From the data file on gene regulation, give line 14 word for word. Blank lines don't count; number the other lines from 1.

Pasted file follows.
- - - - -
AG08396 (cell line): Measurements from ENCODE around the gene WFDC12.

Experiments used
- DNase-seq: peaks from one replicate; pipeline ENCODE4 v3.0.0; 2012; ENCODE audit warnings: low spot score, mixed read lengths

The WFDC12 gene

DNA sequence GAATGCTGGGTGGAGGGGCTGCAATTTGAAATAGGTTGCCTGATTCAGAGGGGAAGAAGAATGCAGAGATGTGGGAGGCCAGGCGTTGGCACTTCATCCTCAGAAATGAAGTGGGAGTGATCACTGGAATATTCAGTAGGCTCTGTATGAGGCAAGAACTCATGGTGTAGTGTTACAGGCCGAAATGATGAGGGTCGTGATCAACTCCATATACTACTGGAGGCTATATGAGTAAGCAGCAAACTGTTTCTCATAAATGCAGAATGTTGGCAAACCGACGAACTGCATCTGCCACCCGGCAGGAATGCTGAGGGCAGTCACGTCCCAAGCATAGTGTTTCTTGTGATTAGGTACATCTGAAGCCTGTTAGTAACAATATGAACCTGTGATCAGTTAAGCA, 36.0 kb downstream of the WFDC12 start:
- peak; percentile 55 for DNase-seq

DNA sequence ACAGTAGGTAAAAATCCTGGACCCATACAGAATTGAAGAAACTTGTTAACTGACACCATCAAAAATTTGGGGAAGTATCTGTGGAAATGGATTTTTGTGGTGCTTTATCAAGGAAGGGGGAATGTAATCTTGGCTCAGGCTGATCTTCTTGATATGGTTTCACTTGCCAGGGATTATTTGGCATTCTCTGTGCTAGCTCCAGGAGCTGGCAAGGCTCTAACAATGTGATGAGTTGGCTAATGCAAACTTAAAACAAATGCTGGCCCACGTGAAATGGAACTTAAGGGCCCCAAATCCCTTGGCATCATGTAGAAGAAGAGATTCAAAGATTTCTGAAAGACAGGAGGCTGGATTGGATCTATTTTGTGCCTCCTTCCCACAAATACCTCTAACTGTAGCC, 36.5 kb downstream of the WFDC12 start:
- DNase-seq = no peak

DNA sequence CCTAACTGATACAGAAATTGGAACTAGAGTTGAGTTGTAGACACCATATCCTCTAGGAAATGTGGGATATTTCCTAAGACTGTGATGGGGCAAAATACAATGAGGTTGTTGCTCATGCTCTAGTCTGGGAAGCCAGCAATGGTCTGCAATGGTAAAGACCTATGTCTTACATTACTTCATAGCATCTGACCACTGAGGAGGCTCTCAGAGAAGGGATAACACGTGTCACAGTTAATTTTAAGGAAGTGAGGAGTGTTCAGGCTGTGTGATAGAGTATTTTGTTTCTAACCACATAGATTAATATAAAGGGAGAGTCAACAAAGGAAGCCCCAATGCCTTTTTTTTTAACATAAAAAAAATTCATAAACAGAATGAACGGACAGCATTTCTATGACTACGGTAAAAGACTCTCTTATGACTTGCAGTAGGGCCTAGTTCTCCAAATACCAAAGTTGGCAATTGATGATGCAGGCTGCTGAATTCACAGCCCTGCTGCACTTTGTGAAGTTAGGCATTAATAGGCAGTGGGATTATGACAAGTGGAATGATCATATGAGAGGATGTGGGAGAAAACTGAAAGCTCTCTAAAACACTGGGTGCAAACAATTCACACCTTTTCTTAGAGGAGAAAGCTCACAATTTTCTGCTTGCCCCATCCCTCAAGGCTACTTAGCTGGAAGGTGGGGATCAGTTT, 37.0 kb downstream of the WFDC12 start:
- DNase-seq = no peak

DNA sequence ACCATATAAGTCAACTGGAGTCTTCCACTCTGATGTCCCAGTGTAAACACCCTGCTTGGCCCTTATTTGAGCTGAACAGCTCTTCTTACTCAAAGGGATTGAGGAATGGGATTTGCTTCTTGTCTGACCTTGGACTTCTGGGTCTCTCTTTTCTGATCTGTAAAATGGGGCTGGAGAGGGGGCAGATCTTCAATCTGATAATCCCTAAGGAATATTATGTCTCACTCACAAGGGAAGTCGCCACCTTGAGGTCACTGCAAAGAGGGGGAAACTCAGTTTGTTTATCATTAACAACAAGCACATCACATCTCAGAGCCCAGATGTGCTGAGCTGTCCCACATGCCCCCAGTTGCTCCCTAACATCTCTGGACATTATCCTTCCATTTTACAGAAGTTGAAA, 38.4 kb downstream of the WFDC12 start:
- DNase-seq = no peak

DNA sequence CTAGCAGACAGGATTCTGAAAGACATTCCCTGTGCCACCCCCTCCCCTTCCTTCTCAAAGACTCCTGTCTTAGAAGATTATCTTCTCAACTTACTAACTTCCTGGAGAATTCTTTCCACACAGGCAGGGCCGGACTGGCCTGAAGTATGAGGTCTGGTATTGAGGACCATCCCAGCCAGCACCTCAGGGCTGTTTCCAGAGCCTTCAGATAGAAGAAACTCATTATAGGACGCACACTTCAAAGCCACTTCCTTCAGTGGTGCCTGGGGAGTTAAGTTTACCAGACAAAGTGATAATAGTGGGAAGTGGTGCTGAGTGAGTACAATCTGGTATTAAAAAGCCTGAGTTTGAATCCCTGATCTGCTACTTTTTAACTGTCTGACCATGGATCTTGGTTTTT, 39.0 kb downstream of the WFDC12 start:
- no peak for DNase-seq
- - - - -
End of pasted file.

- no peak for DNase-seq